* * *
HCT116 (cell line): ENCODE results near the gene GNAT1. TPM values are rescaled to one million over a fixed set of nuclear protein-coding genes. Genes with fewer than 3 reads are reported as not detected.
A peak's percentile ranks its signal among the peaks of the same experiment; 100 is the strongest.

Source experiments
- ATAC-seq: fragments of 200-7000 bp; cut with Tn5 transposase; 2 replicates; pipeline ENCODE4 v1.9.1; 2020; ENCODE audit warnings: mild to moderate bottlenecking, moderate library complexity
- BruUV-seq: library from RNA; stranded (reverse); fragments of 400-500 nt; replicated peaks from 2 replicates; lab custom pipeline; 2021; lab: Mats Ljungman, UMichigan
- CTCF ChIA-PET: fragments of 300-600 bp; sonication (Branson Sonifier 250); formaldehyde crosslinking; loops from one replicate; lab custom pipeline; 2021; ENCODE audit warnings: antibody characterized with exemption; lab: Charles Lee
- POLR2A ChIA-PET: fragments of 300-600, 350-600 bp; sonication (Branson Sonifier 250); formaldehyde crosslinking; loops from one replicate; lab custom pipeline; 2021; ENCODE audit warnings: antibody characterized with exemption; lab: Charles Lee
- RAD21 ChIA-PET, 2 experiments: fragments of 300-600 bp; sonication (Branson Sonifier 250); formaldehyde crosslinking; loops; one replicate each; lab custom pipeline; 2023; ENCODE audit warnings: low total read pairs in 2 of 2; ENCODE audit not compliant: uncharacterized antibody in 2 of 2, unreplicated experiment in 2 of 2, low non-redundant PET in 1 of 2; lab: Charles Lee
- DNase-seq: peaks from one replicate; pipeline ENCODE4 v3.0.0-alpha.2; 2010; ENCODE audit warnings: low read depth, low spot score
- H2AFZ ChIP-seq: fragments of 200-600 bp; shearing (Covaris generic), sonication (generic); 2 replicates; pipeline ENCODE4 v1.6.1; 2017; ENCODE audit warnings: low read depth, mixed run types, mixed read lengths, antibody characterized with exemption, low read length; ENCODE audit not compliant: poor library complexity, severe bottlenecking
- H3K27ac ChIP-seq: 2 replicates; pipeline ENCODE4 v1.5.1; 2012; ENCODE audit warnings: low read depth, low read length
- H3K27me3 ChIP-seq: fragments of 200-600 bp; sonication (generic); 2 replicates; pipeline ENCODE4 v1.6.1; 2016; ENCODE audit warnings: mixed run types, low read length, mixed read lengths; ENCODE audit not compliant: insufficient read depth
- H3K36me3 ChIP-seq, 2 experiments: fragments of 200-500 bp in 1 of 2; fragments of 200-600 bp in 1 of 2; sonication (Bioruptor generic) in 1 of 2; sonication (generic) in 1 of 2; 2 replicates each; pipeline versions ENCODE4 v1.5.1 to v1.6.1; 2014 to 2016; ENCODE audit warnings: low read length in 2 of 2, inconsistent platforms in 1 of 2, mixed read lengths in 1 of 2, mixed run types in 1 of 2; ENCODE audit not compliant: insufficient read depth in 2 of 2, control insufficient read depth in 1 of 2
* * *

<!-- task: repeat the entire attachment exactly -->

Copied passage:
HCT116 (cell line): ENCODE results near the gene GNAT1. TPM values are rescaled to one million over a fixed set of nuclear protein-coding genes. Genes with fewer than 3 reads are reported as not detected.
A peak's percentile ranks its signal among the peaks of the same experiment; 100 is the strongest.

Source experiments
- ATAC-seq: fragments of 200-7000 bp; cut with Tn5 transposase; 2 replicates; pipeline ENCODE4 v1.9.1; 2020; ENCODE audit warnings: mild to moderate bottlenecking, moderate library complexity
- BruUV-seq: library from RNA; stranded (reverse); fragments of 400-500 nt; replicated peaks from 2 replicates; lab custom pipeline; 2021; lab: Mats Ljungman, UMichigan
- CTCF ChIA-PET: fragments of 300-600 bp; sonication (Branson Sonifier 250); formaldehyde crosslinking; loops from one replicate; lab custom pipeline; 2021; ENCODE audit warnings: antibody characterized with exemption; lab: Charles Lee
- POLR2A ChIA-PET: fragments of 300-600, 350-600 bp; sonication (Branson Sonifier 250); formaldehyde crosslinking; loops from one replicate; lab custom pipeline; 2021; ENCODE audit warnings: antibody characterized with exemption; lab: Charles Lee
- RAD21 ChIA-PET, 2 experiments: fragments of 300-600 bp; sonication (Branson Sonifier 250); formaldehyde crosslinking; loops; one replicate each; lab custom pipeline; 2023; ENCODE audit warnings: low total read pairs in 2 of 2; ENCODE audit not compliant: uncharacterized antibody in 2 of 2, unreplicated experiment in 2 of 2, low non-redundant PET in 1 of 2; lab: Charles Lee
- DNase-seq: peaks from one replicate; pipeline ENCODE4 v3.0.0-alpha.2; 2010; ENCODE audit warnings: low read depth, low spot score
- H2AFZ ChIP-seq: fragments of 200-600 bp; shearing (Covaris generic), sonication (generic); 2 replicates; pipeline ENCODE4 v1.6.1; 2017; ENCODE audit warnings: low read depth, mixed run types, mixed read lengths, antibody characterized with exemption, low read length; ENCODE audit not compliant: poor library complexity, severe bottlenecking
- H3K27ac ChIP-seq: 2 replicates; pipeline ENCODE4 v1.5.1; 2012; ENCODE audit warnings: low read depth, low read length
- H3K27me3 ChIP-seq: fragments of 200-600 bp; sonication (generic); 2 replicates; pipeline ENCODE4 v1.6.1; 2016; ENCODE audit warnings: mixed run types, low read length, mixed read lengths; ENCODE audit not compliant: insufficient read depth
- H3K36me3 ChIP-seq, 2 experiments: fragments of 200-500 bp in 1 of 2; fragments of 200-600 bp in 1 of 2; sonication (Bioruptor generic) in 1 of 2; sonication (generic) in 1 of 2; 2 replicates each; pipeline versions ENCODE4 v1.5.1 to v1.6.1; 2014 to 2016; ENCODE audit warnings: low read length in 2 of 2, inconsistent platforms in 1 of 2, mixed read lengths in 1 of 2, mixed run types in 1 of 2; ENCODE audit not compliant: insufficient read depth in 2 of 2, control insufficient read depth in 1 of 2